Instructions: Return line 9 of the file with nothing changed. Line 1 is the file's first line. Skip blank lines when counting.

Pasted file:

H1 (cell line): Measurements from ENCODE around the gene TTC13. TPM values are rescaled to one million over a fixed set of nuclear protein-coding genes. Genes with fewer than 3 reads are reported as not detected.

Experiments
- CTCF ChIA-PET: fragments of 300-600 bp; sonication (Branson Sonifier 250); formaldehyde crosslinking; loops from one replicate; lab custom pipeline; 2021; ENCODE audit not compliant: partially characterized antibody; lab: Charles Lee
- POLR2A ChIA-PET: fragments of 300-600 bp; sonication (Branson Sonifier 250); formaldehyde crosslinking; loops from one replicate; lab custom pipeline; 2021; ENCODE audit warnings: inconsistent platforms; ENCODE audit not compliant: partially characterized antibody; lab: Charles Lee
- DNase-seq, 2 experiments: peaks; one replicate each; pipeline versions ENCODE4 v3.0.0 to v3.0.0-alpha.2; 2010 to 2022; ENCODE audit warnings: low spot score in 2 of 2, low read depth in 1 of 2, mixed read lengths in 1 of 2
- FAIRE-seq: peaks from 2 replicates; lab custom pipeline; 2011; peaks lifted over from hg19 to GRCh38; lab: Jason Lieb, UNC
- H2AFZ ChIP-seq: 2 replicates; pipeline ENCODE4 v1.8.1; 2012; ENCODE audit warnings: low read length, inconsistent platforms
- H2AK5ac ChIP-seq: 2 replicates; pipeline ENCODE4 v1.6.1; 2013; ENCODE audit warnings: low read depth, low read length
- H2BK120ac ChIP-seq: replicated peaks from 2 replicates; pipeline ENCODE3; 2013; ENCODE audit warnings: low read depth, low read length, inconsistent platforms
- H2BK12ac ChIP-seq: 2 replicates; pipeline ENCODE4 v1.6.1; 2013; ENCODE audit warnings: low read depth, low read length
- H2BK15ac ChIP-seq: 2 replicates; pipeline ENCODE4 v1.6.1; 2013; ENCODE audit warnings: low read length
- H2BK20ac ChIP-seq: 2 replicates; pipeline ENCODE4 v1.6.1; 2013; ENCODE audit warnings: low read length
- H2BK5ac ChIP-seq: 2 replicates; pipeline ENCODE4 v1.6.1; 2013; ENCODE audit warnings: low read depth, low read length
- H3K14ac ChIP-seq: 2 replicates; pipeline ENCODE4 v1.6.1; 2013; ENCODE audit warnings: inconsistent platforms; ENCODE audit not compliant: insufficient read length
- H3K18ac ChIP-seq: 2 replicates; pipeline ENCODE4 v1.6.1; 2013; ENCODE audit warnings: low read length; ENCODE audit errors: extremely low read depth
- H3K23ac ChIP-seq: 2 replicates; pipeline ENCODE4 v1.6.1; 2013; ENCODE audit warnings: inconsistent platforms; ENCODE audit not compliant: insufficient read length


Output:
- H2BK120ac ChIP-seq: replicated peaks from 2 replicates; pipeline ENCODE3; 2013; ENCODE audit warnings: low read depth, low read length, inconsistent platforms